Keane's prior assignment at Steelcase was in corporate strategy. He says the only other person he has met with a similar professional responsibility is Xerox Corp.'s John Seely Brown, chief scientist and recently retired director of thePalo Alto Research Center.

"He and I share stories about the need for more people to be able to think simultaneously about the two disciplines." Keane's R&D and strategy responsibilities have a global reach for the $2.7 billion company, but that doesn't mean the company believes it can develop a "world" product.

"We don't think that there is one product that we can somehow force fit into every culture. But our research has identified some common issues. One common theme is the struggle over how to work more effectively. Another is the battle to have coherent connections between physical space and the organizational culture. A third is the need to strengthen the relationship of the work process with the office building itself. Our research has given us the understanding of what the interior furnishings and architecture should be, so doesn't that now give us a point of view regarding the building?"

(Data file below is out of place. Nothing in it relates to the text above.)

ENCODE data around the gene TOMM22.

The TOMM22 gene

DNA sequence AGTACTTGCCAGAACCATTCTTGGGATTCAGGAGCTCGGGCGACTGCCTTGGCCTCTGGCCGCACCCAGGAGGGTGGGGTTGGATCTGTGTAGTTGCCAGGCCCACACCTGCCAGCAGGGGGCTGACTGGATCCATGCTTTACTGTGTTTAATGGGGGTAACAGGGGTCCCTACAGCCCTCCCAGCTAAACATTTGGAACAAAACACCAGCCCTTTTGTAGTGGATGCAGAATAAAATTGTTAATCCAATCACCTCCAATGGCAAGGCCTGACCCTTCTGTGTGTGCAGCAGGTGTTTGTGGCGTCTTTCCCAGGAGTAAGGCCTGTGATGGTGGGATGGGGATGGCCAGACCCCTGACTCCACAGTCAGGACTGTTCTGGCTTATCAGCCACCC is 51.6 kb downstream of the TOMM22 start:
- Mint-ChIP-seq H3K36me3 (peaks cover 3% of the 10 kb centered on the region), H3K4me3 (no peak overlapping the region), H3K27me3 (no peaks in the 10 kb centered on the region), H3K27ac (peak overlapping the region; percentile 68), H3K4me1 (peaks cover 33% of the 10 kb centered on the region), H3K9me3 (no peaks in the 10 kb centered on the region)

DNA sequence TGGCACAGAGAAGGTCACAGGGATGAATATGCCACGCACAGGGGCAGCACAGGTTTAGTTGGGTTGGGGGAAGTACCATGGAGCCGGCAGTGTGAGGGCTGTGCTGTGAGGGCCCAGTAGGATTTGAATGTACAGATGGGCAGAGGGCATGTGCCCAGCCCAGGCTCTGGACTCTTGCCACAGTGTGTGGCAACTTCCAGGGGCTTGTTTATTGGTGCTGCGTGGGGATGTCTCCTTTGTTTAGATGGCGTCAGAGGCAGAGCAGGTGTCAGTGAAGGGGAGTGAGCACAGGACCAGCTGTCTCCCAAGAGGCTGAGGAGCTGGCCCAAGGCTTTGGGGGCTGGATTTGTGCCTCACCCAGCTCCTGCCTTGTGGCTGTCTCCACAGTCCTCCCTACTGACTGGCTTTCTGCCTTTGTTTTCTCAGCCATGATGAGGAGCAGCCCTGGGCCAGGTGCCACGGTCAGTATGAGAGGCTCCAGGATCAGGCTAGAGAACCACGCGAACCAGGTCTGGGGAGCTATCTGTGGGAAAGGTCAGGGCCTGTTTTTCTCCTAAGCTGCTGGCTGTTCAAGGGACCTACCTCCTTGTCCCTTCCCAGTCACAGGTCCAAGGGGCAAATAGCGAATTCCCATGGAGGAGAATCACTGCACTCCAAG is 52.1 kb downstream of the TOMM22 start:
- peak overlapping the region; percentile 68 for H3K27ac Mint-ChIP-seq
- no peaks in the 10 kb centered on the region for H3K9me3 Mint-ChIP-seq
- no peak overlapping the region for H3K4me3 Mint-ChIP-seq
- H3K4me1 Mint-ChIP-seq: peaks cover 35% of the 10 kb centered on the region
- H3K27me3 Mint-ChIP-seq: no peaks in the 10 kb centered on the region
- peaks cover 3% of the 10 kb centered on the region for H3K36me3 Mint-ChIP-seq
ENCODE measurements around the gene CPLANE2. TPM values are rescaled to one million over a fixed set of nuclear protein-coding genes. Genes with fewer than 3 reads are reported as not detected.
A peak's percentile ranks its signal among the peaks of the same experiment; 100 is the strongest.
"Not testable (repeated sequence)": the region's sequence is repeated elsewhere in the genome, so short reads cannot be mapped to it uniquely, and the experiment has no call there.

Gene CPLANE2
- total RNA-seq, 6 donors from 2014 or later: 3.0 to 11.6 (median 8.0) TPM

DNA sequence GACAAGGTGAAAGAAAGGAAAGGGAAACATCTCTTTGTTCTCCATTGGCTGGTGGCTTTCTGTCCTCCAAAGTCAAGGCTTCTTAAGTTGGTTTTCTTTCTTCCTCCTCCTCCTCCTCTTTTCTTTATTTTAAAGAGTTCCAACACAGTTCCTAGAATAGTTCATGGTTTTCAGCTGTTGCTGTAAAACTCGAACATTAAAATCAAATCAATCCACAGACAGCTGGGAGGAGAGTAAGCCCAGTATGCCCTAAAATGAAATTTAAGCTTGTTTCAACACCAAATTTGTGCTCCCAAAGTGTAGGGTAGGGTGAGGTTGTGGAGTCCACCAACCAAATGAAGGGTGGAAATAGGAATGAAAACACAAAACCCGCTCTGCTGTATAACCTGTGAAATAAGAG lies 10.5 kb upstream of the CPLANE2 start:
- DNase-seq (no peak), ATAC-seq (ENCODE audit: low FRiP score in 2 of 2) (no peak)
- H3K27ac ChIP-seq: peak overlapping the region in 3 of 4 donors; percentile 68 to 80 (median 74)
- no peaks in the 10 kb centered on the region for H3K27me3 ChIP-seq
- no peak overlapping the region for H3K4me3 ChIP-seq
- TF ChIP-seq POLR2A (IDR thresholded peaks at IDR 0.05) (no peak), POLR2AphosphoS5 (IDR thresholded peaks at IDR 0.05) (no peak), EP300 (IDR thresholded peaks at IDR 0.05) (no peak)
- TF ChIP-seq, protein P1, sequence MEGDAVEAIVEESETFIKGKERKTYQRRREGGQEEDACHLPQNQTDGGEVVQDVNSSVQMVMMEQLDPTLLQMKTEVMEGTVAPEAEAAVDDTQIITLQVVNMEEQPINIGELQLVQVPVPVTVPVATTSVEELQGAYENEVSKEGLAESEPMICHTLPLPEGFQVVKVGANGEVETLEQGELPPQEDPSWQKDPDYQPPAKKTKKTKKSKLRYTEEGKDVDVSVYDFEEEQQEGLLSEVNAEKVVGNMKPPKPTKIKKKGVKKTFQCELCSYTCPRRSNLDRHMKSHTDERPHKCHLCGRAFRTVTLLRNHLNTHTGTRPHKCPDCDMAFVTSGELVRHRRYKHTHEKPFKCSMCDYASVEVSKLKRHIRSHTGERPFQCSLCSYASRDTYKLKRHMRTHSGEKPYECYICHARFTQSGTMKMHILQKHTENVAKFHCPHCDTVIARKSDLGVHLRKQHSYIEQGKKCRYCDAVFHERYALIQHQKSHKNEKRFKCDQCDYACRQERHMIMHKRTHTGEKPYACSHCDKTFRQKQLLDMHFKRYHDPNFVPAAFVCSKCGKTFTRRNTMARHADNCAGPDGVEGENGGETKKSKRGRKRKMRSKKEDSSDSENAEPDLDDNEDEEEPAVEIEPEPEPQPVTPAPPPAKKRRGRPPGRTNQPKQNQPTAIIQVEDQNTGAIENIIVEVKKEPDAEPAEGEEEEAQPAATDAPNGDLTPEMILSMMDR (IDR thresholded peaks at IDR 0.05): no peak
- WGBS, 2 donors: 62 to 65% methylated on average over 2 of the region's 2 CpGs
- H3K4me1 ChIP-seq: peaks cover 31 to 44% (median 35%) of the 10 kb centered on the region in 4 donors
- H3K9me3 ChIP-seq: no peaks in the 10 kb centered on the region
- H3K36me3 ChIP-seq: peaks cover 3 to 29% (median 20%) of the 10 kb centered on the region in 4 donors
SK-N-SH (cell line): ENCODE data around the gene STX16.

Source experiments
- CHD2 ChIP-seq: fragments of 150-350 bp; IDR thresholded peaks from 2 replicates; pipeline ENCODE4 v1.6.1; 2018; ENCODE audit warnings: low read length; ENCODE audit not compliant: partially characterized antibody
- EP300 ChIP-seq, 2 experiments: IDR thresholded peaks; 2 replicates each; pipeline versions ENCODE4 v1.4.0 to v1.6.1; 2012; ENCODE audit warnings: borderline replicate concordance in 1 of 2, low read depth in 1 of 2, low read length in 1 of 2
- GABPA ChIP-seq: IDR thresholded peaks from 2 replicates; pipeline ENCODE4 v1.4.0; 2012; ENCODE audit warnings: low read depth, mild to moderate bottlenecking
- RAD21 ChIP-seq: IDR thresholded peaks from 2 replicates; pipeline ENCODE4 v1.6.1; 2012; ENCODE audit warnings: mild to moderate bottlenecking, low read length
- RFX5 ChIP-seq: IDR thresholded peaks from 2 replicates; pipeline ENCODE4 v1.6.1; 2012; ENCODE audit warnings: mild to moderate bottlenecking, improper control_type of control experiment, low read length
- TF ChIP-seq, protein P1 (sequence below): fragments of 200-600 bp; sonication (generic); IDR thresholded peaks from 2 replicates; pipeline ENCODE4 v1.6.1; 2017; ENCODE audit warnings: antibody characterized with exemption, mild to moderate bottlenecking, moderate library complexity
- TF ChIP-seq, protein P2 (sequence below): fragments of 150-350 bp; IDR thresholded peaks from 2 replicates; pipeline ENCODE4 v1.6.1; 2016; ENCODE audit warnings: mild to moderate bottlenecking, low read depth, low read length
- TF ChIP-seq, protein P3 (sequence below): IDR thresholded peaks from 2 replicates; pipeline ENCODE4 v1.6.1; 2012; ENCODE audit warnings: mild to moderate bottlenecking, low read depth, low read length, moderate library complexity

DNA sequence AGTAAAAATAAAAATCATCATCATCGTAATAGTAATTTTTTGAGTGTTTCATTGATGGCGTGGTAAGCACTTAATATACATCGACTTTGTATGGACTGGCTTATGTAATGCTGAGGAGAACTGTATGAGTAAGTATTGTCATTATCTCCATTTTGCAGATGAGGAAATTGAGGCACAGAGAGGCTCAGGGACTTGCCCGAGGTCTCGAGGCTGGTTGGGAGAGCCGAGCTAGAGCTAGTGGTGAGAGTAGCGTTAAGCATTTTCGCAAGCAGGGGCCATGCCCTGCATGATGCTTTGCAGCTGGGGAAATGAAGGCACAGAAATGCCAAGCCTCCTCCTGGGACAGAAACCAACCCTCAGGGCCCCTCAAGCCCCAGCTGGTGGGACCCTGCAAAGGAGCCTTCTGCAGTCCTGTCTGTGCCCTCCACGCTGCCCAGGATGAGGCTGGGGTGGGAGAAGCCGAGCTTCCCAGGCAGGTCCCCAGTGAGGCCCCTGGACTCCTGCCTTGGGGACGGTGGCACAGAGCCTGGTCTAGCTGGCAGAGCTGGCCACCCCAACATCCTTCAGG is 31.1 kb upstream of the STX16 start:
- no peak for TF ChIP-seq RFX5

In May Steelcase answered that in the affirmative by teaming to launch Workstage LLC, an organization structured to change the way companies buy, lease, and negotiate commercial real estate. The partner is real estate developer Gale & Wentworth LLC, Florham Park, N.J. The building as a stage for work is the metaphor that led to the name, says Keane.